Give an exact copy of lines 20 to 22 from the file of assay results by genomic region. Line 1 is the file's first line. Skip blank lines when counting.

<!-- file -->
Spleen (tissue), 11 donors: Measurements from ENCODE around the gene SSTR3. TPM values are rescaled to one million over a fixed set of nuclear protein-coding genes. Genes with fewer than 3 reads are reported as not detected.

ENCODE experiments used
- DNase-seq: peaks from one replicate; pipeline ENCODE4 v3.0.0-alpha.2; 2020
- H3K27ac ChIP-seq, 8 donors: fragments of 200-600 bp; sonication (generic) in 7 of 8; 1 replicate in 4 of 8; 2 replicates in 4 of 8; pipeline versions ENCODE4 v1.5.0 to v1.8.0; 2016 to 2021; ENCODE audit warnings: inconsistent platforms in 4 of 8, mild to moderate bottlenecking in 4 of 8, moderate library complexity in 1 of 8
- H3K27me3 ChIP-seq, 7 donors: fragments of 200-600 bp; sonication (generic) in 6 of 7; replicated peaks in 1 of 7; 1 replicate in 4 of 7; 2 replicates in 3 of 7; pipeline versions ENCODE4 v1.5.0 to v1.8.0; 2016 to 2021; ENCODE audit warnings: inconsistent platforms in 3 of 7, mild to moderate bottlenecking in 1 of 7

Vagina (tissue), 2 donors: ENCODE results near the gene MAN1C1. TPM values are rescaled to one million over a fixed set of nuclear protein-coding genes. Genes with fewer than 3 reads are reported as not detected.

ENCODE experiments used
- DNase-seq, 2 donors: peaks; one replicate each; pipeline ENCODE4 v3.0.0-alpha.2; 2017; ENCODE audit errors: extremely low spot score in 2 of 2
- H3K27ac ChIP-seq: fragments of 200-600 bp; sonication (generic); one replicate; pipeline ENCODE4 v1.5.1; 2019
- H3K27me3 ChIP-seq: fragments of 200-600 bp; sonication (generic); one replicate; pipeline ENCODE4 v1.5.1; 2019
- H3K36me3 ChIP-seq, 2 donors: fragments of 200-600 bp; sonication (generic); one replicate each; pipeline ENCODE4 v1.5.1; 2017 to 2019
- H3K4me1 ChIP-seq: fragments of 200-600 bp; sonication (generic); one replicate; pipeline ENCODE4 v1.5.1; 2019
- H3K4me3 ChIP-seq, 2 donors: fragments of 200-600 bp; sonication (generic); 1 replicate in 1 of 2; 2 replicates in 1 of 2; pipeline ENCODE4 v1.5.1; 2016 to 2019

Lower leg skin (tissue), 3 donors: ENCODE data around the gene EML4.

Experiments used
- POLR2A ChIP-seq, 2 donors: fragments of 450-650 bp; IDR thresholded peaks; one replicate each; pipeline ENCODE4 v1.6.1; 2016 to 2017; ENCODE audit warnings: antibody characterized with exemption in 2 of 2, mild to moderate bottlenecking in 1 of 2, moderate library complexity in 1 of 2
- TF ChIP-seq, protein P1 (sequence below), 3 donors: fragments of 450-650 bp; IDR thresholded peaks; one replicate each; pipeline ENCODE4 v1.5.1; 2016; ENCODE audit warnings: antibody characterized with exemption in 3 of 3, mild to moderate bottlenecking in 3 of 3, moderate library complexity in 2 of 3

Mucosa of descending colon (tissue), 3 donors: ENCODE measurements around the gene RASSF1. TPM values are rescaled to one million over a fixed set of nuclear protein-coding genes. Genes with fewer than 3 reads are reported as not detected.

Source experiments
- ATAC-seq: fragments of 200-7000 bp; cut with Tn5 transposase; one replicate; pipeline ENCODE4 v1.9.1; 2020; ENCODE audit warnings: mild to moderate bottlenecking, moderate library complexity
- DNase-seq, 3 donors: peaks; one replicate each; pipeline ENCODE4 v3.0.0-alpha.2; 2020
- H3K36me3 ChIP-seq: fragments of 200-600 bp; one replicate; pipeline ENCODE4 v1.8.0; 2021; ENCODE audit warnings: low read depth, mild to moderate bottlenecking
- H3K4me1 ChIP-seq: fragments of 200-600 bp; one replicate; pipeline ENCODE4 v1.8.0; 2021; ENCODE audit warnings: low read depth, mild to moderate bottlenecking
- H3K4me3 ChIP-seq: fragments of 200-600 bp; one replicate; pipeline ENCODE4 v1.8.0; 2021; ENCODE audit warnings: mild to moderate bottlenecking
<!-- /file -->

- ATAC-seq: fragments of 200-7000 bp; cut with Tn5 transposase; one replicate; pipeline ENCODE4 v1.9.1; 2020; ENCODE audit warnings: mild to moderate bottlenecking, moderate library complexity
- DNase-seq, 3 donors: peaks; one replicate each; pipeline ENCODE4 v3.0.0-alpha.2; 2020
- H3K36me3 ChIP-seq: fragments of 200-600 bp; one replicate; pipeline ENCODE4 v1.8.0; 2021; ENCODE audit warnings: low read depth, mild to moderate bottlenecking